Kennedy will almost certainly strike down DOMA. He wrote the majority opinion in Romer and Lawrence and has widely been sympathetic to gay rights given his libertarian bent. He's the person everyone is watching, which is kind of silly if you ask me. It won't be a 5 - 4 decision in either case. It will probably be 6 - 3 or even 7 - 2. Likewise, he will, most likely, cut down prop 8.

Kagan, Satamoyer, Ginsberg and Breyer (the "liberal" justices) will vote as expected and strike down both DOMA and prop 8.


Moreover, there is one other thing that the conservative justices will think about if they're politically calculating. And, of course, they are. If this issue isn't decided definitively (i.e., the court doesn't find a constitutional right to gay marriage) the issue will begin to fester politically for republicans.

There is a reason Romney almost never mentioned gay marriage in the national election. Because republicans have LOST the argument! Even Limbaugh thinks so. Public opinion is no longer on their side and their views only look more antiquated and intolerant as time roles on.

Gay marriage support goes up about 3-4% points every year. Even with the fairly conservative estimate that support is at 55% nationally right now, that means it will potentially be near 65-69% before the next election. Republicans will have to flip flop or begin to feel the wrath of the electorate in national and state election.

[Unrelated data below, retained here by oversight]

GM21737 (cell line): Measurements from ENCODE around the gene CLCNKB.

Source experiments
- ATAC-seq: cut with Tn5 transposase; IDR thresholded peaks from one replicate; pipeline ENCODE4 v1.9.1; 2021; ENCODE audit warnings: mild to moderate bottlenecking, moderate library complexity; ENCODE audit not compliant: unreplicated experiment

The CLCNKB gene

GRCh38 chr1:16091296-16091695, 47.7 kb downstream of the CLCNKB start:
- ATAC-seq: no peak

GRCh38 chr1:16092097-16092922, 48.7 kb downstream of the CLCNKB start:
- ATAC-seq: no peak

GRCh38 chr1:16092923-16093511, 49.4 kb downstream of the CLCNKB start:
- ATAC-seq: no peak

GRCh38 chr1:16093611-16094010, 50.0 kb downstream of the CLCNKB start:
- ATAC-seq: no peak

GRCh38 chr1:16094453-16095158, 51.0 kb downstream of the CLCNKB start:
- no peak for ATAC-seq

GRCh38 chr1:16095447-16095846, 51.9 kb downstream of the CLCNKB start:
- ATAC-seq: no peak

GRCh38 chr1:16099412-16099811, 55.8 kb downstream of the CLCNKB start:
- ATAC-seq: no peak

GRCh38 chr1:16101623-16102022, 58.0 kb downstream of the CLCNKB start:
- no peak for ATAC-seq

So, getting back to what I was saying earlier, it would be more beneficial for republicans if the debate came to an end now by the issue being constitutionalized. There will be no argument at that point. Letting the issue fester will only hurt them long term. And the five conservative justices don't want to injure their party.

Analysis over.

One thing I will definitely agree with you on is that it will all come down to the identity of judges as to what and how many judges will support or don't support prop 8

That being your theory is highly presumptuous

IF gay so-called marriage was a case like Dred scott or plessy where there were obvious human rights violation based on the philosophy of those cases, then your assessment of the outcome would probably be correct. However, there is absolutely no reason to think (other than emotional reasons or bias) that the judges would be compelled to overturn prop 8. In fact, we have many more objective reasons as to why they would uphold it. This is why your theory is false.

Since this is the case, here is what actually will happen. The conservatives including Kennedy will without question uphold prop 8 as expected. I am also certain that Elena Kagan will follow suit for two reasons:

First, she is very young but most importantly but inexperienced as a judge. Usually, newcomers in essentially any field or situation are going to be technical in their approach and want to do things by the book rather than steer away from the rules. In other words, emotional bias and public opinion will not play much of a role in her decision.

Second, Elena Kagan said herself as a slip of the tongue during confirmation hearings "there is no federal constitutional right to same-sex marriage." HAHA....

The 7th judge to follow is a toss up between Sonia Sotomayor and Breyer. I am starting to lean towards Sonia because of her catholic background since catholics are big on traditional marriage being a source of goodness and progress rather than backward thinking alleged by opponents.
drhead
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3/30/2013 5:07:43 PM
Posted: 3 years ago